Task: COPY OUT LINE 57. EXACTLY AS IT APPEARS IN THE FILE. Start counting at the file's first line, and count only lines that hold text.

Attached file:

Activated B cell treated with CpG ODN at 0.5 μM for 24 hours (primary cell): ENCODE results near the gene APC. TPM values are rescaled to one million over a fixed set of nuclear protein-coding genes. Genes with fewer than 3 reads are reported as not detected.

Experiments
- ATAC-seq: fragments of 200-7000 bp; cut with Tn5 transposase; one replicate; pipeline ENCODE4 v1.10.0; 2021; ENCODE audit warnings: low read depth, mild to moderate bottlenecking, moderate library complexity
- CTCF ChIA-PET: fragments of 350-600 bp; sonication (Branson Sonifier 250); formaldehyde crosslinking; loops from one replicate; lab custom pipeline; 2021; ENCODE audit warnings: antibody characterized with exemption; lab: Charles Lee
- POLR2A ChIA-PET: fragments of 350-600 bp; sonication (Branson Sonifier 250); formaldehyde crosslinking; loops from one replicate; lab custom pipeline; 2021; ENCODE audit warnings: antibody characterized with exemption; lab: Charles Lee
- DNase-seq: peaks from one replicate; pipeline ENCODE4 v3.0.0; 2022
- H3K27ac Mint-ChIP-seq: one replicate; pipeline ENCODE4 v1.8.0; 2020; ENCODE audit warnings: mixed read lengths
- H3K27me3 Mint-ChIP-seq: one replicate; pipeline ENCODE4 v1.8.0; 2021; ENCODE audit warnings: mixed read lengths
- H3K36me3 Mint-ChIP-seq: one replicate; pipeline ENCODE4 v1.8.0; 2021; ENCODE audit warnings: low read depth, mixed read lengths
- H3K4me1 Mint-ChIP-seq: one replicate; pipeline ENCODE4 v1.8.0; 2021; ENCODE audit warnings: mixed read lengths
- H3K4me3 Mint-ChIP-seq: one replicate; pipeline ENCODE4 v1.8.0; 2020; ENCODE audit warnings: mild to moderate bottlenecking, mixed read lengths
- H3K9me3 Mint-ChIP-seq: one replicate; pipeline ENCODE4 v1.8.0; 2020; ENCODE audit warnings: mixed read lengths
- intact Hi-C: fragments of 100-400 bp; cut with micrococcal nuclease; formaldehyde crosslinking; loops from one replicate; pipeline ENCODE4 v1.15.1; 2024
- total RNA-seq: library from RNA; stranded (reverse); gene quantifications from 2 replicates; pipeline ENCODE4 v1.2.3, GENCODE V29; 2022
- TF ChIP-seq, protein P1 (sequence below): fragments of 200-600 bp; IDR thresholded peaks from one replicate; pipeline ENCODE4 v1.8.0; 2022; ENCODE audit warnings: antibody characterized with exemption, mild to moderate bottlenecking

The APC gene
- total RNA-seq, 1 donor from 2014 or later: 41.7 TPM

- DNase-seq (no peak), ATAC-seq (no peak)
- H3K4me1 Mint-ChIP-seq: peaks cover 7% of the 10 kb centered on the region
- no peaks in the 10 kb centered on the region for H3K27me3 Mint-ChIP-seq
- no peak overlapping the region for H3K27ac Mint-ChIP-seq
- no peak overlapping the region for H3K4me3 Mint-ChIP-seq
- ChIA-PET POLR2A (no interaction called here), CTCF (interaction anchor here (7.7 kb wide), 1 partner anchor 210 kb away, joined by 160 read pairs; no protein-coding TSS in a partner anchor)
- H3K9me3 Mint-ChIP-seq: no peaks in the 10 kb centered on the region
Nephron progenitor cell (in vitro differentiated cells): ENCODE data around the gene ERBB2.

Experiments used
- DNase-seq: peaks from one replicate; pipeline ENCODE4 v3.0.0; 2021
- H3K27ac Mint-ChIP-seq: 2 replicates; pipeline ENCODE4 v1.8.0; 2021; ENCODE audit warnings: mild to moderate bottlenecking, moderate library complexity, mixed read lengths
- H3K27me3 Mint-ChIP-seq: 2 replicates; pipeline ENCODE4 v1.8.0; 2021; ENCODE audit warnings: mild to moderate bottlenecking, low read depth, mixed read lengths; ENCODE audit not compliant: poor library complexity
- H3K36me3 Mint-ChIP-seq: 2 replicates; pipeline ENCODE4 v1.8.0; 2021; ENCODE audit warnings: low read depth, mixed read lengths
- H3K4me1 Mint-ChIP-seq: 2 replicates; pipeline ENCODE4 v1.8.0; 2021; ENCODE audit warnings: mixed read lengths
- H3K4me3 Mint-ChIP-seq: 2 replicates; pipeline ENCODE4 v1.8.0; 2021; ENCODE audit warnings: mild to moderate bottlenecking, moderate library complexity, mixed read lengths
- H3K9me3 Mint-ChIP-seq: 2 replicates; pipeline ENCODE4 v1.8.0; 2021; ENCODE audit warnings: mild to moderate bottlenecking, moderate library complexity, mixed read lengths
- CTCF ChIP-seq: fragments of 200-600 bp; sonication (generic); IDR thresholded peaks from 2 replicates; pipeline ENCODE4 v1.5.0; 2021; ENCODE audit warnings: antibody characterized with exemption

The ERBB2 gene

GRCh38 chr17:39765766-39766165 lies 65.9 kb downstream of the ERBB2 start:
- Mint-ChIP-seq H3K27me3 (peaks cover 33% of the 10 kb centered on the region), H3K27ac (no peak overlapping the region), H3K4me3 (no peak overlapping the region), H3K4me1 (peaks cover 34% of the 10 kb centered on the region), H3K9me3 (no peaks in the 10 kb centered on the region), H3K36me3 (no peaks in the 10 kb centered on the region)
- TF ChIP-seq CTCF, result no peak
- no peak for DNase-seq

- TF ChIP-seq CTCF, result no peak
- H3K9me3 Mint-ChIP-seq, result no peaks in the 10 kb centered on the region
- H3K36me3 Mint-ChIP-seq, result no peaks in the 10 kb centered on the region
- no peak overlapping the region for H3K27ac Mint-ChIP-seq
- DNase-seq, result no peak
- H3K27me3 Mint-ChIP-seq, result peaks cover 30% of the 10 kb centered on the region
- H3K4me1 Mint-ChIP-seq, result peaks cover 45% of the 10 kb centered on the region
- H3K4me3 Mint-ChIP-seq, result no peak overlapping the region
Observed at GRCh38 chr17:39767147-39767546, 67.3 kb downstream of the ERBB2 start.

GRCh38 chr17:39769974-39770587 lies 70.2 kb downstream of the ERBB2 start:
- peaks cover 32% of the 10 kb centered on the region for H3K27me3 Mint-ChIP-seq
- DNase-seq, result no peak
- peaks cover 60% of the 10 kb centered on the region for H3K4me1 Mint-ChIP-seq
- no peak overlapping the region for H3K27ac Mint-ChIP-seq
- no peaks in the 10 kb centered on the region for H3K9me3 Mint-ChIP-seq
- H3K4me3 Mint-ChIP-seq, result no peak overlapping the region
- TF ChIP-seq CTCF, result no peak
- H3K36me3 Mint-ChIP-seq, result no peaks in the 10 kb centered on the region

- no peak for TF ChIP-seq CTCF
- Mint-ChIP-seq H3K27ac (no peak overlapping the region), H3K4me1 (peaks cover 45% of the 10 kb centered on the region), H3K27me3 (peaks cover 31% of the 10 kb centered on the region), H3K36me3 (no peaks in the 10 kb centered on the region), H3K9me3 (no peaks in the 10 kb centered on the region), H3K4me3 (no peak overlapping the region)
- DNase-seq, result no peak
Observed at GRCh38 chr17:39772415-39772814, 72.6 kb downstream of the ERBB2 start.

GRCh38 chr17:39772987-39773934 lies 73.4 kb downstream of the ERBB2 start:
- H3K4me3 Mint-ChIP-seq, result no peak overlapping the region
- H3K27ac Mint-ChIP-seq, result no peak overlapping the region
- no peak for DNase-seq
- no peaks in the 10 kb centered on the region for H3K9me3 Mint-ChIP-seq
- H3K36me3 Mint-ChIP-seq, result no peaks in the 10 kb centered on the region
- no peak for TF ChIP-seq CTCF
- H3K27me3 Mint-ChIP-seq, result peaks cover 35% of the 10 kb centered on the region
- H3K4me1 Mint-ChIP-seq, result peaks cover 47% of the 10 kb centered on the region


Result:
- H3K36me3 Mint-ChIP-seq, result no peaks in the 10 kb centered on the region